Mandate

Vinge has advised Bilprovningen in connection with the sale of approx. 1/3 of its network of inspection stations

July 09, 2012

Vinge has advised Aktiebolaget Svensk Bilprovning in connection with the disposal of Besiktningskluster 1 AB to Opus Group AB (publ). Besiktningskluster 1 AB owns around 1/3 of Bilprovningen’s network of inspection stations and the disposal is part of the reregulation and competition exposure of the Swedish vehicle inspection market. Opus Group AB (publ) is listed on First North Premier (NASDAQ OMX) and develops, produces and sell products and services for, inter alia, vehicle inspections and repair workshops, and operates mandatory vehicle inspection programs in a number of countries. The purchase price amounts to approx. MSEK 375. The transaction is subject to, inter alia, accreditation approval.

The Vinge team was led by Carl Gustaf De Geer, Daniel Rosvall and Peter Sundgren and included lawyers from a number of practice areas such as M&A, Banking & Finance, EU &Antitrust, IT, Employment & Benefits, Real Estate, Intellectual Property and also entailed regulatory issues regarding the motor vehicle inspection legislation.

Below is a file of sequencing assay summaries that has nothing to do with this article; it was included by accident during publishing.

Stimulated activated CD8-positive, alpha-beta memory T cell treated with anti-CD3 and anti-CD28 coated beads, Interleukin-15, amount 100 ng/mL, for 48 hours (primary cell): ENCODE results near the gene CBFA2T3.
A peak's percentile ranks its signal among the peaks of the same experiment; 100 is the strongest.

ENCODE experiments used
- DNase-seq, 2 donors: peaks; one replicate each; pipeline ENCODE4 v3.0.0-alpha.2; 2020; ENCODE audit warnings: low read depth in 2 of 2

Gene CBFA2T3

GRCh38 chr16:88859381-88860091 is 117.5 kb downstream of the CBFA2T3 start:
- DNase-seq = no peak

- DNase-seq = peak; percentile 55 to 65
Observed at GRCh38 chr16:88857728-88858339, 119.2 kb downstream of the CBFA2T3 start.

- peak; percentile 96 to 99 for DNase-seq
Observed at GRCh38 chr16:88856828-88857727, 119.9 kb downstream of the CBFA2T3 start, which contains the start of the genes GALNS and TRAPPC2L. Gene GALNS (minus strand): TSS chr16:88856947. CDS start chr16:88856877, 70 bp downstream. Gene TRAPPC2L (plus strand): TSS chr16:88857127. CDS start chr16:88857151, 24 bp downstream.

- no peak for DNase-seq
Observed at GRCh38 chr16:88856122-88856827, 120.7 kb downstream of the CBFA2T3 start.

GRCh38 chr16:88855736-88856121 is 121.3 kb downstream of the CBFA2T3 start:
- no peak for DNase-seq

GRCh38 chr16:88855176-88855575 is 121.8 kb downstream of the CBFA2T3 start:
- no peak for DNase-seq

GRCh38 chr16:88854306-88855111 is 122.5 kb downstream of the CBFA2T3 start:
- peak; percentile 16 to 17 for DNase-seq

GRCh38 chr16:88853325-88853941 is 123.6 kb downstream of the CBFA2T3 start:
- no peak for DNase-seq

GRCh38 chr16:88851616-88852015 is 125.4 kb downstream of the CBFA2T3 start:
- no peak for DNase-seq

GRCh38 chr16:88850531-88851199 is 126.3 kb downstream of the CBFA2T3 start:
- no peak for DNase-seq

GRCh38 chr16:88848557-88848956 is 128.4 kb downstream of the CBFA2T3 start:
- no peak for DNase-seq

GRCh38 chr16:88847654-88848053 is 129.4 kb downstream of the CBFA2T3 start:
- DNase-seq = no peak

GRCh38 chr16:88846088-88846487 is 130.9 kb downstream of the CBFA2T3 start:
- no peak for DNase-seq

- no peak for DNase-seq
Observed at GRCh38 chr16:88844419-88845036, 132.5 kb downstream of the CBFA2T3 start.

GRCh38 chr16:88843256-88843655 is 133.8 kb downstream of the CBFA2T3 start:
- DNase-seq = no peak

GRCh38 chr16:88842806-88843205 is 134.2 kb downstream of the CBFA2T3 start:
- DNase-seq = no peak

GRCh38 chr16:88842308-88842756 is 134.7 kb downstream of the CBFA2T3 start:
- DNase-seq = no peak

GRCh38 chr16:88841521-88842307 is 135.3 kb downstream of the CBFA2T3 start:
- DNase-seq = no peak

The Swedish rules on cabotage transport and posting will change on 2 and 21 February 2022

The Swedish government has decided on a number of new rules concerning cabotage transports, combined transports, transport customer responsibility for driving and rest times and posting of workers.
January 21, 2022

Vinge presents the Swedish chapter for the 2022 version of The Legal 500: Private Equity Country Comparative Guide

The guide provides an overview of the Swedish Private Equity market and the salient legislation in connection with PE transactions in Sweden.
January 11, 2022

The prohibition imposed by EU law on complying with secondary sanctions laid down by the United States against Iran may be relied on in civil proceedings

On Tuesday 21 December, the EU Court of Justice delivered its long-awaited judgment in the Bank Melli Iran case (Case C-124/20) on the interpretation of the EU Blocking Statute regarding compliance with third country sanctions. According to the Court, the prohibition imposed by EU law on complying with secondary sanctions laid down by the United States against Iran may be relied on in civil proceedings. Following the Court’s judgment, anyone seeking to terminate a contract with a person or business subject to US sanctions must thoroughly consider if the termination is motivated by other reasons than the existing sanctions and reflect on whether to apply to the Commission for a derogation from the Blocking Statute.
December 23, 2021